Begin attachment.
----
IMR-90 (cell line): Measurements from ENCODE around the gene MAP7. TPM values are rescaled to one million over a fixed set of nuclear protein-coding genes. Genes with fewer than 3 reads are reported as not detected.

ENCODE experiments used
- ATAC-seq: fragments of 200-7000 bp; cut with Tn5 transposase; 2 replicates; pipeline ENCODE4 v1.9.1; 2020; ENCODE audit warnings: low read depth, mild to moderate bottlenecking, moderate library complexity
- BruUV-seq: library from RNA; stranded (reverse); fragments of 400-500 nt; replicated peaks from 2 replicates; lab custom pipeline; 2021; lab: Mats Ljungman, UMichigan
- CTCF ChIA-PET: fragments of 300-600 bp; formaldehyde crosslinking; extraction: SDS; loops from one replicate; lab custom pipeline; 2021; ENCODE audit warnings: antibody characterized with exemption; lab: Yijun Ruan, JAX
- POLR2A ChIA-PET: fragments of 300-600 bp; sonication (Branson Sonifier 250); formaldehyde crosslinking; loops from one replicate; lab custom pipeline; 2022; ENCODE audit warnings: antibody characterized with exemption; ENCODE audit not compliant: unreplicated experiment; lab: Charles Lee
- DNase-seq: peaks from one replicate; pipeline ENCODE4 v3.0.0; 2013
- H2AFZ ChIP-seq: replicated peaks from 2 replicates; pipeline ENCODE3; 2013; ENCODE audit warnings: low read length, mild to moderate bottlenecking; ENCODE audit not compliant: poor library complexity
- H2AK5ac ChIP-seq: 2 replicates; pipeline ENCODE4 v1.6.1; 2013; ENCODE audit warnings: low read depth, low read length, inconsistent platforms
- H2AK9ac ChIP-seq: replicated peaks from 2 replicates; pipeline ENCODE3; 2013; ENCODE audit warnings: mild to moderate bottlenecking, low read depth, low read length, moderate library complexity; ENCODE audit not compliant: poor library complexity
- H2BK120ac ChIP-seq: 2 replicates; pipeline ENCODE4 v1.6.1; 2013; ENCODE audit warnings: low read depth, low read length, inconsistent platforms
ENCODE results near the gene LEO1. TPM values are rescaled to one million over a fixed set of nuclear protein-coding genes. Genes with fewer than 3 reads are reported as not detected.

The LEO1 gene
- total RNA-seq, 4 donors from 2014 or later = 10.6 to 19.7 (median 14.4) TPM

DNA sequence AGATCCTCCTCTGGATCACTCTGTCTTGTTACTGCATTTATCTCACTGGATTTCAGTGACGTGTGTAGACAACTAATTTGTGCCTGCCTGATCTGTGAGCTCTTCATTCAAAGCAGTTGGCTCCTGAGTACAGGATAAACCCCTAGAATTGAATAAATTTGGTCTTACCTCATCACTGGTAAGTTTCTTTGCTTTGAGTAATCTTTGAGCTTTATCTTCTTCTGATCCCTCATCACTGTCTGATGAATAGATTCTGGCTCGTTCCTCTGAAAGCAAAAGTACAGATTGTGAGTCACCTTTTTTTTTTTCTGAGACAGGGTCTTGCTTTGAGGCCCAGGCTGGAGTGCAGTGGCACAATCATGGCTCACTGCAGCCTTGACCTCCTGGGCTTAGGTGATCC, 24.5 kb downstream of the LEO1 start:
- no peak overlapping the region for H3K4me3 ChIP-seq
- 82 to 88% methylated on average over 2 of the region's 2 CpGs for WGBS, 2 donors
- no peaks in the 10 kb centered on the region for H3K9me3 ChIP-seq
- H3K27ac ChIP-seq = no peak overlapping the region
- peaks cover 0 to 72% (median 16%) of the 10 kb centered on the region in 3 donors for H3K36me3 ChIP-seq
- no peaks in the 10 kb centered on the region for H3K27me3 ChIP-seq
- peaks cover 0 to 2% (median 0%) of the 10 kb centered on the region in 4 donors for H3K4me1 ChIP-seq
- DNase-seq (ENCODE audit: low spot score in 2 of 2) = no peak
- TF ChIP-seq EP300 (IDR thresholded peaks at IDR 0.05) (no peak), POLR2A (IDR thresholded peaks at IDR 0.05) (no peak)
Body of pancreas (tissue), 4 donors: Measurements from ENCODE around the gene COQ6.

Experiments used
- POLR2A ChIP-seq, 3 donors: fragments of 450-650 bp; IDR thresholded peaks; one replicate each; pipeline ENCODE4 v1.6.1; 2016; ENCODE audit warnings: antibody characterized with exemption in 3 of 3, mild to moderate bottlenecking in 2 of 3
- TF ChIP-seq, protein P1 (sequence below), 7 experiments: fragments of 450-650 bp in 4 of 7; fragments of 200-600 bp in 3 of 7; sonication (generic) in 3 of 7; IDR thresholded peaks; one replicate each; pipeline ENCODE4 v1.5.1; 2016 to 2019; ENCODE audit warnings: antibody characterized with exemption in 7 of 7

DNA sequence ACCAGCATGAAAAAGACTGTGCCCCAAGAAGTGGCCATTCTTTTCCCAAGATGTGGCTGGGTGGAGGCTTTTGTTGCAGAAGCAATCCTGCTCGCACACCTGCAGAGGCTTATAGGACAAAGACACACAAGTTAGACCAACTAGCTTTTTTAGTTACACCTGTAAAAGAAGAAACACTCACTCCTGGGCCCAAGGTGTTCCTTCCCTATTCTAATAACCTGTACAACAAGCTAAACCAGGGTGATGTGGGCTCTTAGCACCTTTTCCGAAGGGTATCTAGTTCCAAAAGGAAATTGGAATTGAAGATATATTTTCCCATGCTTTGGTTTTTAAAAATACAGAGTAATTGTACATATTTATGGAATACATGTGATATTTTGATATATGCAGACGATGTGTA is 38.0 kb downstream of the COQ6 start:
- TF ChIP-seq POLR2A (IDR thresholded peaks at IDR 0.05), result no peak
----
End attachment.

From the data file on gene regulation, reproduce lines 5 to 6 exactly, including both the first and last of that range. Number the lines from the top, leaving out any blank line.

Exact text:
- CTCF ChIA-PET: fragments of 300-600 bp; formaldehyde crosslinking; extraction: SDS; loops from one replicate; lab custom pipeline; 2021; ENCODE audit warnings: antibody characterized with exemption; lab: Yijun Ruan, JAX
- POLR2A ChIA-PET: fragments of 300-600 bp; sonication (Branson Sonifier 250); formaldehyde crosslinking; loops from one replicate; lab custom pipeline; 2022; ENCODE audit warnings: antibody characterized with exemption; ENCODE audit not compliant: unreplicated experiment; lab: Charles Lee